[JURIST] The National Association of Consumer Bankruptcy Attorneys (NACBA) [group website] and the Connecticut Bar Association [group website] have filed a lawsuit [complaint, PDF] arguing that the new federal bankruptcy law [JURIST report] enacted in October 2005, unlawfully impedes the attorney-client relationship [press release, DOC] by restricting the advice lawyers may give to their clients, and by failing to differentiate between attorneys and unlicensed document preparers or credit counseling firms. The Bankruptcy Abuse Prevention and Consumer Protection Act of 2005 [text, PDF] makes it more difficult to file for bankruptcy by requiring credit counseling and mandating above-average earners to file under the restrictive Chapter 13 [text]. Congress enacted the law in an attempt to curb abuses by gamblers, compulsive shoppers and multi-millionaires.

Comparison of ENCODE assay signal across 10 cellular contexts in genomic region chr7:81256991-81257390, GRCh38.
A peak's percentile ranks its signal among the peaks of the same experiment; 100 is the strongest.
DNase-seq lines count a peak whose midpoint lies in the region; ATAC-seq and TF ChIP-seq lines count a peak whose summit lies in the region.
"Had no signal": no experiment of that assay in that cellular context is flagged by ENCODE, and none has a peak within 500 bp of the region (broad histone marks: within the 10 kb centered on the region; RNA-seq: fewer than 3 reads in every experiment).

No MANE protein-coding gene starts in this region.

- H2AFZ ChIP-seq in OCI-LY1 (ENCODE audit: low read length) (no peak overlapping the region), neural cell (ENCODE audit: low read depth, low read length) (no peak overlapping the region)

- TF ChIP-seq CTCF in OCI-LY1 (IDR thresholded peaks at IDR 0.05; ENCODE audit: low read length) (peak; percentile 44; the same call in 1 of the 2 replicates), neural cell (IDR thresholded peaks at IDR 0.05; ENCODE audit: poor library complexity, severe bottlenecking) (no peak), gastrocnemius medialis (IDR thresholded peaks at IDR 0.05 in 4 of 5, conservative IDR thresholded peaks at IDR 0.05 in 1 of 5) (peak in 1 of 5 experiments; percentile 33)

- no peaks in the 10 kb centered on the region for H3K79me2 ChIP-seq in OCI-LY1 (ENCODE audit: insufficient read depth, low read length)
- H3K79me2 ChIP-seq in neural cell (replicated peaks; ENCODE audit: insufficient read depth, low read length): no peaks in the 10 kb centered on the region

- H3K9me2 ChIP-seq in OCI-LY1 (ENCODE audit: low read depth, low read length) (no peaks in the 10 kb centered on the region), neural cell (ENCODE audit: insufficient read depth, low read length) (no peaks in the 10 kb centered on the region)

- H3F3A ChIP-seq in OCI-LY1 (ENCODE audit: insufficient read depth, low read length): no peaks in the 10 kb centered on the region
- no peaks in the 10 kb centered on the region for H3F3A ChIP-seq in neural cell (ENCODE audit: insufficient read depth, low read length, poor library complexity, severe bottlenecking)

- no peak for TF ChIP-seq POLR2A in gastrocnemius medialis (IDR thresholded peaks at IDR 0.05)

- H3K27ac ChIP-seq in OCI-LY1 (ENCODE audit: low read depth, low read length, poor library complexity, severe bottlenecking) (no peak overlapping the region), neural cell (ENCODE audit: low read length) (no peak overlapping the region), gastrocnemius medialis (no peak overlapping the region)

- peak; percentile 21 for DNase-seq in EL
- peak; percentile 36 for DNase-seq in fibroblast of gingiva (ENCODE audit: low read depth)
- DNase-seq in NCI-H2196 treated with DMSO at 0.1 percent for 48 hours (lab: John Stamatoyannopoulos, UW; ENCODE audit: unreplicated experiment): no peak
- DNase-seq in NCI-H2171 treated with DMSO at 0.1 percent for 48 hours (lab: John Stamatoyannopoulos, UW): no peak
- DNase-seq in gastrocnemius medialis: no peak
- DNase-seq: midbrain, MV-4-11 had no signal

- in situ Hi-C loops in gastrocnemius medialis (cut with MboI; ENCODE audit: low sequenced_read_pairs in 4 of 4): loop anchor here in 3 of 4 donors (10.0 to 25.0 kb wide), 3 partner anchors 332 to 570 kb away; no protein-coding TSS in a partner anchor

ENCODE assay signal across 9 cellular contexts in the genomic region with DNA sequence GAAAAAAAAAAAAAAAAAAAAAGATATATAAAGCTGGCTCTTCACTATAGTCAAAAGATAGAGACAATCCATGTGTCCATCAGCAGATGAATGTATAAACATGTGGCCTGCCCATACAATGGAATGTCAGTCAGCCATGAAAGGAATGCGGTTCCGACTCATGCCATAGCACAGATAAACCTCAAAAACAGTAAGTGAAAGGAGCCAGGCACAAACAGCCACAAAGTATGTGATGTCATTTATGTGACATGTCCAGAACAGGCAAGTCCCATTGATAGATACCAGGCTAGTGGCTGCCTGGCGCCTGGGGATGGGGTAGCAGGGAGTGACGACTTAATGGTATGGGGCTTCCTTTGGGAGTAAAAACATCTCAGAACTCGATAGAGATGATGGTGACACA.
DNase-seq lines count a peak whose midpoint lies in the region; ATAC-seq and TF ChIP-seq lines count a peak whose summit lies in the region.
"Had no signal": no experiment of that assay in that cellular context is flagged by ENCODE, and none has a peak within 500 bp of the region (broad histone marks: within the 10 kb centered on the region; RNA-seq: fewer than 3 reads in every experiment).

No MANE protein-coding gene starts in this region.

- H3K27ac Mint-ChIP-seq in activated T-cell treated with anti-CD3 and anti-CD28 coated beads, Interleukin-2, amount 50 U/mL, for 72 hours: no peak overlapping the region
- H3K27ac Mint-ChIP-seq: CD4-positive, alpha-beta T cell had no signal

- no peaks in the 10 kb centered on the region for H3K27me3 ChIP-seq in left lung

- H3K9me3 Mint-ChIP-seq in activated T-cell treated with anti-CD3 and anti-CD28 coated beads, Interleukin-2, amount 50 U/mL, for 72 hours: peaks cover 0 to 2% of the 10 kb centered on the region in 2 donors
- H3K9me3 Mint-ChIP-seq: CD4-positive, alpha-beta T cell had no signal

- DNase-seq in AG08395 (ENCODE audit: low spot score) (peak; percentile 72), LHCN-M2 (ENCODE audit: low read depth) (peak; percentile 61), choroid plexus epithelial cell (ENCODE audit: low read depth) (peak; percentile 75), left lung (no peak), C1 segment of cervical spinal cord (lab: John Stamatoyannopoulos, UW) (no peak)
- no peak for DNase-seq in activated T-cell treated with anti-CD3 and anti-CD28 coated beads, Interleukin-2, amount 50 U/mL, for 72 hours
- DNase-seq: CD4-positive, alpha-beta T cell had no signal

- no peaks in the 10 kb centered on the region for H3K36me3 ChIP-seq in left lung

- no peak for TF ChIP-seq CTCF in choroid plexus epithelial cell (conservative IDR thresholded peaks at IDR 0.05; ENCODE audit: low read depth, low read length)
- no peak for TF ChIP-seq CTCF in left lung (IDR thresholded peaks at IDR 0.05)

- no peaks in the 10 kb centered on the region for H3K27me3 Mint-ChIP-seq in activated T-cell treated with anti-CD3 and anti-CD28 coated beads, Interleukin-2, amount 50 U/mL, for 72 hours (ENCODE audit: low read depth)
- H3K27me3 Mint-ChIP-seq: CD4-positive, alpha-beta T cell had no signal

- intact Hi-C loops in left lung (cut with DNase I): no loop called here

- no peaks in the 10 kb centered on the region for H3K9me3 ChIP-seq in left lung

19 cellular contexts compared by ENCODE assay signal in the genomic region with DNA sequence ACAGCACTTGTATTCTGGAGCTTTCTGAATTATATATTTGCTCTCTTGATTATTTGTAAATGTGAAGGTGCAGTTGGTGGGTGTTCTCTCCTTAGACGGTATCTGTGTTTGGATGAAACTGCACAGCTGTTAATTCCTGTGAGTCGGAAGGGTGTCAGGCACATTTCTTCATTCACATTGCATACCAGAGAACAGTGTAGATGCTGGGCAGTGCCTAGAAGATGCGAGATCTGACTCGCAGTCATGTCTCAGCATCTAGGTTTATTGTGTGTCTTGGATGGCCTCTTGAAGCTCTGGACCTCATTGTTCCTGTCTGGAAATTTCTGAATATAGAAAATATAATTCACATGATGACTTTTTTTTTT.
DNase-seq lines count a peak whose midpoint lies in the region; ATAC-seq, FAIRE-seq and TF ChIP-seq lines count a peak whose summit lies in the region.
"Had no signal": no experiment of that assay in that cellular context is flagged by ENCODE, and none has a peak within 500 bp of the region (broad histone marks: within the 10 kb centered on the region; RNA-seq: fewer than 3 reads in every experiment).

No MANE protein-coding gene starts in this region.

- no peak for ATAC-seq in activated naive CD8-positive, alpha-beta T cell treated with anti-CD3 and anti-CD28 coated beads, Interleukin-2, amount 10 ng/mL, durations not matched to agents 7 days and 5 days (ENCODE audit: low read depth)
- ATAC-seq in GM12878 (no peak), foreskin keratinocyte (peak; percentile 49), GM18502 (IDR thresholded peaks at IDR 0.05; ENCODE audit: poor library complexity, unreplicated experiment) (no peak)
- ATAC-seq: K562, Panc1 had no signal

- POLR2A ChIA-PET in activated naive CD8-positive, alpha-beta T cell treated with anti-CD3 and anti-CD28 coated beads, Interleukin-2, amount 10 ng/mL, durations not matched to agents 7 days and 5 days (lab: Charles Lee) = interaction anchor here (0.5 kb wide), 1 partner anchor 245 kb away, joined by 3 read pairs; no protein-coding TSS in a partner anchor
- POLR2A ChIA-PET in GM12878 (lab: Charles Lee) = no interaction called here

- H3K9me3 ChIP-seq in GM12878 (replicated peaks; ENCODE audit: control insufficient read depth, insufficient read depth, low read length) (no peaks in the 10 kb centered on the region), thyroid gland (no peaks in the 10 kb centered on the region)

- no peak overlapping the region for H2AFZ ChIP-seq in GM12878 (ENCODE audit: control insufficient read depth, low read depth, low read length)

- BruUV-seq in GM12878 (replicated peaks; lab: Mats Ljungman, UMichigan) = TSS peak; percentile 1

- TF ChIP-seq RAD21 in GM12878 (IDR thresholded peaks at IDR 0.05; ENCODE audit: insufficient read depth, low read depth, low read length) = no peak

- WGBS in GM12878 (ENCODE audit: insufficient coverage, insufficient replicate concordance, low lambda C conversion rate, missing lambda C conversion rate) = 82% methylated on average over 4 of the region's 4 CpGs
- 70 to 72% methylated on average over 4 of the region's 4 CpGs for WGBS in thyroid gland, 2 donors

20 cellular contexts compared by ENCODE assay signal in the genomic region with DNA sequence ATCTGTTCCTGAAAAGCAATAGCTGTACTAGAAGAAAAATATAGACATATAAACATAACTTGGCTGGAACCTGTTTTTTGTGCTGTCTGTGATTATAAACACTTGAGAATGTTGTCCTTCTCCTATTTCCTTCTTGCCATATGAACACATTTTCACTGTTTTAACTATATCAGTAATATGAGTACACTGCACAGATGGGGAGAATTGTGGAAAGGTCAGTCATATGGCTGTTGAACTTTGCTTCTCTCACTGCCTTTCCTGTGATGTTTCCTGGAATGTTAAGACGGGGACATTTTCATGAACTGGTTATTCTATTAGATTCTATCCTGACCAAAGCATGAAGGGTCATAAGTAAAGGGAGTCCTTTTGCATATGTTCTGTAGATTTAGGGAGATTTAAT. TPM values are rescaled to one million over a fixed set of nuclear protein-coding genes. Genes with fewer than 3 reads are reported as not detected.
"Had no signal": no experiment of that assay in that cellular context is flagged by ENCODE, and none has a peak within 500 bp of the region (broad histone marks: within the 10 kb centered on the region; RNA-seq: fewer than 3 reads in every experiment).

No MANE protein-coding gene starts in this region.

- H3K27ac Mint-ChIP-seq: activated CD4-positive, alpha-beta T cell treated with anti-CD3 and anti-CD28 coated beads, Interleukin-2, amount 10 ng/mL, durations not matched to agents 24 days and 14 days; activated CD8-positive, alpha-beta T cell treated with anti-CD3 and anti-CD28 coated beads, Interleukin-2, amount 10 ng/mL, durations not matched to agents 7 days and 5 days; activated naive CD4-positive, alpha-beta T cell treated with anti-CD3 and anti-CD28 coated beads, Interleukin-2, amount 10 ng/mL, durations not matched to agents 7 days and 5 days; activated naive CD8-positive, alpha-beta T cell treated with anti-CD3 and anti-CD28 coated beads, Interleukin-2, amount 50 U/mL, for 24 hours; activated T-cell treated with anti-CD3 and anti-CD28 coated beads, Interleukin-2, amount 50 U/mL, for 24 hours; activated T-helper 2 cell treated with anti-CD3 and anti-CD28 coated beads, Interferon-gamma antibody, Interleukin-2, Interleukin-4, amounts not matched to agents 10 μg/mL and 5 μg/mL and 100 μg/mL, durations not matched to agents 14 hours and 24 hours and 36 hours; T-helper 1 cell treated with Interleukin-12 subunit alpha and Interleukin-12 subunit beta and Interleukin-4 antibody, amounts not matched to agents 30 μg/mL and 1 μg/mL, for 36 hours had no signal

Earlier this year the NACBA released [news release] a report [PDF text] that criticized the new law [JURIST report] for doing little to stop abuses of the bankruptcy system and placing unnecessary hurdles in front of people with legitimate reasons to file for bankruptcy. AP has more.